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PepsiCo is the latest company to go public with preliminary plans to buy electric semi-trucks from Tesla, which recently unveiled a rig with plans to begin production in 2019.

Why it matters: While these are not final transactions, the announcements by major companies represent something of a corporate vote of confidence in Tesla despite its recent stumbles scaling up production of its mass-market Model 3 sedan.

Reuters reports that the food and beverage giant has reserved 100 of the trucks, the largest reported corporate purchase plan thus far. Walmart has reserved 15 trucks and the trucking company J. B. Hunt Transport Services has also placed orders, among other buyers. Overall reservations to date are at 276, according to Reuters calculations.

  • PepsiCo confirmed the order to Axios. “These trucks will be deployed across our snacks and beverage businesses,” a spokesperson said.

Big picture: If automakers like Daimler and Tesla can eventually succeed in making electric heavy trucks more than just a tiny portion of U.S. and worldwide commercial fleets, that would bring the world closer to a peak in oil demand.

The projected growth of petroleum demand for heavy trucking is a primary reason why the International Energy Agency’s most recent World Energy Outlook does not show a peak in worldwide crude consumption by 2040, the end of its analysis period.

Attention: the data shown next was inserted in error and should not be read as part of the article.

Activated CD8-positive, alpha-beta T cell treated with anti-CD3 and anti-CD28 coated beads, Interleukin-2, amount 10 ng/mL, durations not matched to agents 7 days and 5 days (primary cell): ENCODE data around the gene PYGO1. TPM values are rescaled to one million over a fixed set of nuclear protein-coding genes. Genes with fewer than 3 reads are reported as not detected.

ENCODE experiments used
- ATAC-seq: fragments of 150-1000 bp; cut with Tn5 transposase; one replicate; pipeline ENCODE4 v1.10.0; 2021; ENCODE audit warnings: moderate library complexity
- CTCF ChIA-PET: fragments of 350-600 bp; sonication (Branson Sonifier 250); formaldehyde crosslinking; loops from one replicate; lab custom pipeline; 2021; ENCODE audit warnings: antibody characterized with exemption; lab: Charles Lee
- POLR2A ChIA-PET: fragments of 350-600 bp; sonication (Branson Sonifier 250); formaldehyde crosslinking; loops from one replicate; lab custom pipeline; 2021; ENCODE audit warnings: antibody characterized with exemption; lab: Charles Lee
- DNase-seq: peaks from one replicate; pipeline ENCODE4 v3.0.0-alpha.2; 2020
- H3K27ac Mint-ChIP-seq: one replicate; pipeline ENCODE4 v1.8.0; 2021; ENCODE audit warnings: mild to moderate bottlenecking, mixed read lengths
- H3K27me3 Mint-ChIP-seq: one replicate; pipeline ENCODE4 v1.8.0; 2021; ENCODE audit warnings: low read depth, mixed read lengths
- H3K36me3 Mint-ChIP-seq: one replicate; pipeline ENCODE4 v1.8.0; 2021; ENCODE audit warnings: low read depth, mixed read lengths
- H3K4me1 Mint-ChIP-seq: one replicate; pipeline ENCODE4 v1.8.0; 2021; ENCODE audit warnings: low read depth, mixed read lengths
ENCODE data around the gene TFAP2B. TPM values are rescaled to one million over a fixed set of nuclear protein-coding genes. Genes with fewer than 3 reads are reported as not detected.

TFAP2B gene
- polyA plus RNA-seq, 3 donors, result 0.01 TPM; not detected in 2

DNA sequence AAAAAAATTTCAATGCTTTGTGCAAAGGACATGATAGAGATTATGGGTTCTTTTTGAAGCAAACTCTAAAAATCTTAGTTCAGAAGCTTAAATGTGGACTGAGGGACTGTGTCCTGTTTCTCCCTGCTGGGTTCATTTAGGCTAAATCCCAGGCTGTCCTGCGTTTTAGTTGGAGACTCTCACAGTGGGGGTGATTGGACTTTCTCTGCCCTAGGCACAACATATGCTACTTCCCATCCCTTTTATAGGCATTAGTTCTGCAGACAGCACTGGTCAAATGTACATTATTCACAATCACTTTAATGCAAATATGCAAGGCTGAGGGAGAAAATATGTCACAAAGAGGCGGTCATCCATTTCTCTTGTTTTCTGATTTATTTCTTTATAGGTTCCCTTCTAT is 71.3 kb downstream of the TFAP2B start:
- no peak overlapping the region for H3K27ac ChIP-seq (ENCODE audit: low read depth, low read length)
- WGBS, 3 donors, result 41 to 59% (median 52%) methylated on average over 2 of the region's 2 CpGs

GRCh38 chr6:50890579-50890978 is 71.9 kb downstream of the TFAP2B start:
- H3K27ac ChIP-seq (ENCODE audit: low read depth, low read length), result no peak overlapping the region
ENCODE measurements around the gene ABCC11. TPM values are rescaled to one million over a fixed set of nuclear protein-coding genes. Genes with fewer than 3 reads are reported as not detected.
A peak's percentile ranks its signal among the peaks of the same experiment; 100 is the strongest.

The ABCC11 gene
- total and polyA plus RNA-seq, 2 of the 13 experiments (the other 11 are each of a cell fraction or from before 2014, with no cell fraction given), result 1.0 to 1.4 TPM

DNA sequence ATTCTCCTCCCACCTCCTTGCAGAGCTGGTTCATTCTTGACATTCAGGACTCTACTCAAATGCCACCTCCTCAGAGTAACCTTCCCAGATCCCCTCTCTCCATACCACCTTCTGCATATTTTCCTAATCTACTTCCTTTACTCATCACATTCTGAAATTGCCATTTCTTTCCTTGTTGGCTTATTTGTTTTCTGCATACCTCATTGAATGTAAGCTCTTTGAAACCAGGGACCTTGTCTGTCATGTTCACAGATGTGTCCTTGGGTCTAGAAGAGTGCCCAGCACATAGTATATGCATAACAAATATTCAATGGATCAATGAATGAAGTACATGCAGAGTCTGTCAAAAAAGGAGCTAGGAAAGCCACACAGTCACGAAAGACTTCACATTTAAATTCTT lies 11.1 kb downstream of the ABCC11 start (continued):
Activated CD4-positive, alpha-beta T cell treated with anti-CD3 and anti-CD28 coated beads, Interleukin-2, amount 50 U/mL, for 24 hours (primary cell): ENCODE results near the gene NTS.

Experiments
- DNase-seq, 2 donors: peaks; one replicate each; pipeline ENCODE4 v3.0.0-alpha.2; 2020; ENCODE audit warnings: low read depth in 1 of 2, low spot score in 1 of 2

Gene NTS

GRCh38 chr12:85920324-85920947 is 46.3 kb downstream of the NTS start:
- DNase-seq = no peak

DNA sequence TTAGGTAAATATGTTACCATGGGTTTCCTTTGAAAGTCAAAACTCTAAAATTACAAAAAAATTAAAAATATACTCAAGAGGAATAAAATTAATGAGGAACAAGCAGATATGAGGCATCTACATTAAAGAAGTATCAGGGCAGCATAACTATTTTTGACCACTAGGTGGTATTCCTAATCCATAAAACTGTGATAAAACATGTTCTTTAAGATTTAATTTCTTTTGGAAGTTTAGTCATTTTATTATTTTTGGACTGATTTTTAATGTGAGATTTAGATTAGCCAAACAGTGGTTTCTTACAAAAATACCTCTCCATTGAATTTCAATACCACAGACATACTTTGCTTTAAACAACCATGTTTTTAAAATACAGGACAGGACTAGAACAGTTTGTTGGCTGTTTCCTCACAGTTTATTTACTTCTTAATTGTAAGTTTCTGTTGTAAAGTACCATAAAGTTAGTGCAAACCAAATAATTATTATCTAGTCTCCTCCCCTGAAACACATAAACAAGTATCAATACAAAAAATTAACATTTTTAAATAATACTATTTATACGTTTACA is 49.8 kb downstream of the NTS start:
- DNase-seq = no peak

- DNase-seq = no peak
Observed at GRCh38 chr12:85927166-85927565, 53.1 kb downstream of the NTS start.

Go deeper: My Axios colleague Steve LeVine wrote about the unveiling of Tesla’s semi-truck here, and explored the battery technology that Musk may be using here.

Go deeper

The new Washington

Illustration: Sarah Grillo/Axios

The Axios subject-matter experts brief you on the incoming administration's plans and team.

Rep. Lou Correa tests positive for COVID-19

Lou Correa. Photo: Tom Williams/CQ-Roll Call, Inc via Getty Images

Rep. Lou Correa (D-Calif.) announced on Saturday that he has tested positive for the coronavirus.

Why it matters: Correa is the latest Democratic lawmaker to share his positive test results after last week's deadly Capitol riot. Correa did not shelter in the designated safe zone with his congressional colleagues during the siege, per a spokesperson, instead staying outside to help Capitol Police.

Far-right figure "Baked Alaska" arrested for involvement in Capitol siege

Photo: Shay Horse/NurPhoto via Getty Images

The FBI arrested far-right media figure Tim Gionet, known as "Baked Alaska," on Saturday for his involvement in last week's Capitol riot, according to a statement of facts filed in the U.S. District Court in the District of Columbia.

The state of play: Gionet was arrested in Houston on charges related to disorderly or disruptive conduct on the Capitol grounds or in any of the Capitol buildings with the intent to impede, disrupt, or disturb the orderly conduct of a session, per AP.